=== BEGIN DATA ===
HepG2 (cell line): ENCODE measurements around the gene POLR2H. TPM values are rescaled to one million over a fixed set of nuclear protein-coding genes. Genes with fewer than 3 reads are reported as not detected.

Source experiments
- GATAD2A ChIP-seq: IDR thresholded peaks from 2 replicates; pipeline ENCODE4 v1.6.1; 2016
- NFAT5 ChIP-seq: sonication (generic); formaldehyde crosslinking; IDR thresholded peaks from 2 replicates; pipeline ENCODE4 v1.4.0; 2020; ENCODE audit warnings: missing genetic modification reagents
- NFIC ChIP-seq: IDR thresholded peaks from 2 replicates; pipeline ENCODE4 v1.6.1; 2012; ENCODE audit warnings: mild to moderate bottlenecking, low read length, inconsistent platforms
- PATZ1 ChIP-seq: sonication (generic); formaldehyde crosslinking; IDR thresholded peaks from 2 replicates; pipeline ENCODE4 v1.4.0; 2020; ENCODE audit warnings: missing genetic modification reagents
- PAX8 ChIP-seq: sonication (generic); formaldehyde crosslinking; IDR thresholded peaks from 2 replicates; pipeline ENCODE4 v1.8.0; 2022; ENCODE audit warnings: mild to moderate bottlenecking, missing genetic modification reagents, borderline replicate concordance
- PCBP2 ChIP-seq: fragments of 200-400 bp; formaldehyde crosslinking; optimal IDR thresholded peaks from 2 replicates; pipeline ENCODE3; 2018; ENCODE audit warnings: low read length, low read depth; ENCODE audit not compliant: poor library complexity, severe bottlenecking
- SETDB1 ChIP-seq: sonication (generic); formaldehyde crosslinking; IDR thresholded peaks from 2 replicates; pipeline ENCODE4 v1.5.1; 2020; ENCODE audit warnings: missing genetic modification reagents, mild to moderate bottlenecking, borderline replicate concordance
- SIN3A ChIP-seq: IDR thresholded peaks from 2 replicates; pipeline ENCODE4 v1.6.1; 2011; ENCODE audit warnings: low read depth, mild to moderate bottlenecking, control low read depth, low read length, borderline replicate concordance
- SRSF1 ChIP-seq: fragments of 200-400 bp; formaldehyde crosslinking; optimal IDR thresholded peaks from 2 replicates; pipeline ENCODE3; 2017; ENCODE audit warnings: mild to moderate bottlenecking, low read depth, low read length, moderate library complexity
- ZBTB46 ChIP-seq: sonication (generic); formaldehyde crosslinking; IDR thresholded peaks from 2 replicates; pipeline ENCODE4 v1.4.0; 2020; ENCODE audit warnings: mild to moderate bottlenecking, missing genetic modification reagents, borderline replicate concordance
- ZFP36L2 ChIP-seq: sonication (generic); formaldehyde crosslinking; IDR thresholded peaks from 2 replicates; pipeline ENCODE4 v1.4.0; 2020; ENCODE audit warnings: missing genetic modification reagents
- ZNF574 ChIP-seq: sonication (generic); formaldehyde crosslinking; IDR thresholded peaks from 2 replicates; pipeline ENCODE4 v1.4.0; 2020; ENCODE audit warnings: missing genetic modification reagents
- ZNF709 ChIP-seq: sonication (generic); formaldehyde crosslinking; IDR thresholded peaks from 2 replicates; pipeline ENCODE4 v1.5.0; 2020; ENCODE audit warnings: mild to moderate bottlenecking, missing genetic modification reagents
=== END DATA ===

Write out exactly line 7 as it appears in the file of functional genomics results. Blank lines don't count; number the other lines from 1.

- PAX8 ChIP-seq: sonication (generic); formaldehyde crosslinking; IDR thresholded peaks from 2 replicates; pipeline ENCODE4 v1.8.0; 2022; ENCODE audit warnings: mild to moderate bottlenecking, missing genetic modification reagents, borderline replicate concordance